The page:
On this day in history, August 28, 1775, the American invasion of Quebec begins, part of the American attempt to secure the French-speaking Quebec in an alliance with the lower 13 colonies during the American Revolution. Quebec had been founded as a French colony, but was given over to the British after the French and Indian War.
When the American Revolution began, the Continental Congress sent letters to Quebec encouraging its citizens to join them in their rebellion against Great Britain. The citizens of Quebec, however, were mostly happy with the benefits Britain gave to French speaking Catholics after Quebec became a British territory.
When the Continental Congress learned that Quebec’s British governor, Guy Carleton, was making war preparations, reinforcing Fort St. John’s and allying with local Indians, they decided to invade the territory and drive the British out.
General Philip Schuyler was placed in charge of the invasion. He began assembling troops at Fort Ticonderoga, which had recently been captured by Ethan Allen and Benedict Arnold, on the south end of Lake Champlain. Arnold, upset at being passed over to head the mission, approached George Washington at Boston with a plan to take another force from the east to Quebec City. Washington approved the plan and Colonel Arnold set off with 1100 soldiers across the rough wilderness of Maine.
In August, as General Schuyler met with Indian allies at Albany, his second in command, General Richard Montgomery learned that Governor Carleton was building ships at Fort St. John’s, on the northern tip of Lake Champlain. Without waiting for further orders, Montgomery set out with 1200 soldiers on August 28 for Fort St. John’s. This marked the beginning of the American invasion of Quebec.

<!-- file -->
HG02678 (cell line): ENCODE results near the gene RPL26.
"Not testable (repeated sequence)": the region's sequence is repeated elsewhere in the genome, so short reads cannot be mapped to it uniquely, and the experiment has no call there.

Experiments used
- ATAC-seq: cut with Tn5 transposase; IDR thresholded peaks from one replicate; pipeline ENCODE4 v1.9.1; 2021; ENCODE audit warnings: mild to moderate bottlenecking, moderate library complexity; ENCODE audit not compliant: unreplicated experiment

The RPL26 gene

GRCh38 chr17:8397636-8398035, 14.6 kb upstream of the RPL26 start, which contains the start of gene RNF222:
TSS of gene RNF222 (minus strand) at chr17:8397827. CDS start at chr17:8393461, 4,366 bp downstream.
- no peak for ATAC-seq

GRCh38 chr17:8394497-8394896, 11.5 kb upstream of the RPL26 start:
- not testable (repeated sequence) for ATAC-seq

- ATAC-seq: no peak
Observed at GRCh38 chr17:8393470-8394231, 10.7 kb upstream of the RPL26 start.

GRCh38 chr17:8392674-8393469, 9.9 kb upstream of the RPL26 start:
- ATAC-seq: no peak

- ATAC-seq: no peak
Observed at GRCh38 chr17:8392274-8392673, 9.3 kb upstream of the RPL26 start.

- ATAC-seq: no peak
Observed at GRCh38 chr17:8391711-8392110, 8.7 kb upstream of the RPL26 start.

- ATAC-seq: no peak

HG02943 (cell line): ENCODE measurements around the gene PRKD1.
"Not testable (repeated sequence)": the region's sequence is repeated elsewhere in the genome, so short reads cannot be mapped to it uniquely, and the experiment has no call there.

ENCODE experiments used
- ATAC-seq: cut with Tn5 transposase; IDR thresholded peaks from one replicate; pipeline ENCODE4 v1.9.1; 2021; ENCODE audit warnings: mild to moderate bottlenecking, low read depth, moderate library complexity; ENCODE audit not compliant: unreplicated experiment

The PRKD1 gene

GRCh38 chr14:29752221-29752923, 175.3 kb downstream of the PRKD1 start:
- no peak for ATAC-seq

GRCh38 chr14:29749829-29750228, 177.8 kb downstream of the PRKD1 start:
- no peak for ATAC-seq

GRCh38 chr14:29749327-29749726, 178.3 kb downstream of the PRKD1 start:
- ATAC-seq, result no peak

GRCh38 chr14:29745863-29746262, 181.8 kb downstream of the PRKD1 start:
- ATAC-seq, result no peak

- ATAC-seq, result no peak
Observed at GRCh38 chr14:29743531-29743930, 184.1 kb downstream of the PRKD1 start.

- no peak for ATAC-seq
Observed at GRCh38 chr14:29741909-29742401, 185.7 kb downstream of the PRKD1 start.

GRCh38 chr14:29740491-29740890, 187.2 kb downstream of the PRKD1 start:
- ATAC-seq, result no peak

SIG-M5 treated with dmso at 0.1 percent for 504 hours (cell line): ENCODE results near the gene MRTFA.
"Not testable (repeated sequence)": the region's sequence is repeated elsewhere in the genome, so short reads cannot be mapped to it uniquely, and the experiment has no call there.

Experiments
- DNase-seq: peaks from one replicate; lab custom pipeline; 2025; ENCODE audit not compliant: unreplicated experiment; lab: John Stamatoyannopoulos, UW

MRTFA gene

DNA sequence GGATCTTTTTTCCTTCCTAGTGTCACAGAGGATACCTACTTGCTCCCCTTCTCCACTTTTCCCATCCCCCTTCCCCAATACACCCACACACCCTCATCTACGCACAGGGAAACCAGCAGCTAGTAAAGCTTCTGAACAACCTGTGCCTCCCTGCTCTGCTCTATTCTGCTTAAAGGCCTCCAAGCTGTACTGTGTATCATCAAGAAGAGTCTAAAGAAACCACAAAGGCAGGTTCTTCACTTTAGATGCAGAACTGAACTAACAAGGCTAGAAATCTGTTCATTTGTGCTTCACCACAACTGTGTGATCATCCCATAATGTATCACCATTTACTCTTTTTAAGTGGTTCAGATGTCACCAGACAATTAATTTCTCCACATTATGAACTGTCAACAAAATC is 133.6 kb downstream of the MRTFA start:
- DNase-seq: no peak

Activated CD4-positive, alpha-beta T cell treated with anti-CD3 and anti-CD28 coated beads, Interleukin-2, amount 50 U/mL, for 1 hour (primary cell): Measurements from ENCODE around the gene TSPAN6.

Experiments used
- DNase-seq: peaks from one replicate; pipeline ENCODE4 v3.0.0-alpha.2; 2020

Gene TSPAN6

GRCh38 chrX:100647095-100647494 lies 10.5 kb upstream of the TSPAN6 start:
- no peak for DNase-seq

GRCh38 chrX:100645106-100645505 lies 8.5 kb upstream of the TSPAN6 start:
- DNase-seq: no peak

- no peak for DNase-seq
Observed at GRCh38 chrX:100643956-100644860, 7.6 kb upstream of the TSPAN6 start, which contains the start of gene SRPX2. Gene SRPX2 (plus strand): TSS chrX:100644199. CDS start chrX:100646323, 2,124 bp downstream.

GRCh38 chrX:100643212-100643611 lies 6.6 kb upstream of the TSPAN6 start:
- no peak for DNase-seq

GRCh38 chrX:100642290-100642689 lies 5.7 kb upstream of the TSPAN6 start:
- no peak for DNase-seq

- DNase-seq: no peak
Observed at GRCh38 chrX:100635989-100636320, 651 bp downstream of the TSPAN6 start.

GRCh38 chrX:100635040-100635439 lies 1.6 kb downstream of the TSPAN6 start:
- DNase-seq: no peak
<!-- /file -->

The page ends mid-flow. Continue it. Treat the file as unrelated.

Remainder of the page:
Montgomery took over the entire campaign when Schuyler fell ill. He captured Fort St. John’s on November 3 and marched into Montreal unopposed on November 13. Governor Carleton fled to Quebec City where Benedict Arnold soon arrived and laid siege to the city. General Montgomery arrived at Quebec City on December 2 and the two made plans to attack the city.
On December 31, in a blinding snowstorm, the Battle of Quebec began and it was a disaster for the Americans. General Montgomery was killed. Colonel Arnold was severely wounded in the leg and taken out of action. The attack was a complete failure. As the winter dragged on, Arnold continued the siege, but in the spring he was replaced by General David Wooster and then by General John Thomas, who ordered a retreat when British reinforcements arrived. The Americans were forced to abandon Montreal and Fort St. John’s, retreating all the way to Fort Ticonderoga.
Carleton would attempt an invasion down the lake in the fall, but the ingenious Arnold constructed a fleet of ships on the lake which delayed the invasion. Carleton ended up retreating back to Quebec. Another British invasion would occur the next year under General John Burgoyne, and that invasion would be a British disaster when Burgoyne was forced to surrender his entire army to American General Horatio Gates at the Battle of Saratoga.
People crushed by laws, have no hope but to evade power. If the laws are their enemies, they will be enemies to the law; and those who have most to hope and nothing to lose will always be dangerous.